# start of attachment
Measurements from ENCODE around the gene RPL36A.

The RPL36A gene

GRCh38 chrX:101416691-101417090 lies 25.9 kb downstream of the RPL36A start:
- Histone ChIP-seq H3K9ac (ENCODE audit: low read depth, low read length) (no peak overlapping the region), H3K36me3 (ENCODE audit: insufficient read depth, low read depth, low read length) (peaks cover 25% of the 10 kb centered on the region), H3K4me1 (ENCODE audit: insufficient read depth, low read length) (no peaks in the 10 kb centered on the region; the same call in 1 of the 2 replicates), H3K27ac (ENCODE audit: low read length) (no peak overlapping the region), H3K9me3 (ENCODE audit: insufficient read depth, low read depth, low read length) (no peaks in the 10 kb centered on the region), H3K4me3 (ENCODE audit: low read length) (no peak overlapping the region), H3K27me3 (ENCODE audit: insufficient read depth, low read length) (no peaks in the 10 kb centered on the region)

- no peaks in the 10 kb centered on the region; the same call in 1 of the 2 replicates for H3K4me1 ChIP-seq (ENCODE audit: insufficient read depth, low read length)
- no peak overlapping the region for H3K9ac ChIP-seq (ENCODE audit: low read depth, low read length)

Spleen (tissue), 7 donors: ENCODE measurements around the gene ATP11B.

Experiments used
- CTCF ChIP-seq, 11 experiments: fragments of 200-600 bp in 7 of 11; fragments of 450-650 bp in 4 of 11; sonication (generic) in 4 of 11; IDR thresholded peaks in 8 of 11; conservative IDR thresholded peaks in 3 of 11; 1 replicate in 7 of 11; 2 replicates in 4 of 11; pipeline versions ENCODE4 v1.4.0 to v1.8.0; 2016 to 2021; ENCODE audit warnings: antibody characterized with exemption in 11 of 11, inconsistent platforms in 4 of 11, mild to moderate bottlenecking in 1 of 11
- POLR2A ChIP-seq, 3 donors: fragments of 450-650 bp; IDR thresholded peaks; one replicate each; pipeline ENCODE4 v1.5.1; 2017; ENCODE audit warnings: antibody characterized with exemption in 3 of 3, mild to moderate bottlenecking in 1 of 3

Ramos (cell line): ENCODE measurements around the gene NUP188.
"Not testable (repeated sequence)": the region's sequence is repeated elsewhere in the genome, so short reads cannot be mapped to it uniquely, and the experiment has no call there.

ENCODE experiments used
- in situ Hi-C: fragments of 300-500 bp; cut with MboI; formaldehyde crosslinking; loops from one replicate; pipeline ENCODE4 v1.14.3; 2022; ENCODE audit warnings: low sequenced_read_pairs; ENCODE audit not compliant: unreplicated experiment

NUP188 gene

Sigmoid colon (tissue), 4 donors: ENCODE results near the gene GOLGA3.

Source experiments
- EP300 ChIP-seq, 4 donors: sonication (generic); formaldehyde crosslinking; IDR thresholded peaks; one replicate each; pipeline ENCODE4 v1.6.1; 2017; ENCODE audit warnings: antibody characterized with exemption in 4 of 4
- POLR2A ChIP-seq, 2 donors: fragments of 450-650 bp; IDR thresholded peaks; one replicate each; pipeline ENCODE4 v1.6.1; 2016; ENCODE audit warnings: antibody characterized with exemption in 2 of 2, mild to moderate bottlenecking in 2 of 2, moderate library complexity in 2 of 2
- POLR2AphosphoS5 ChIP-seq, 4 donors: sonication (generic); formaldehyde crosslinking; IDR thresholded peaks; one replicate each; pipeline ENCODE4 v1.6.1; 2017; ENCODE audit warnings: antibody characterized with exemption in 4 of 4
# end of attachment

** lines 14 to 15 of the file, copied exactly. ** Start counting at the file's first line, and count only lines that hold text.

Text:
- in situ Hi-C: fragments of 300-500 bp; cut with MboI; formaldehyde crosslinking; loops from one replicate; pipeline ENCODE4 v1.14.3; 2022; ENCODE audit warnings: low sequenced_read_pairs; ENCODE audit not compliant: unreplicated experiment

NUP188 gene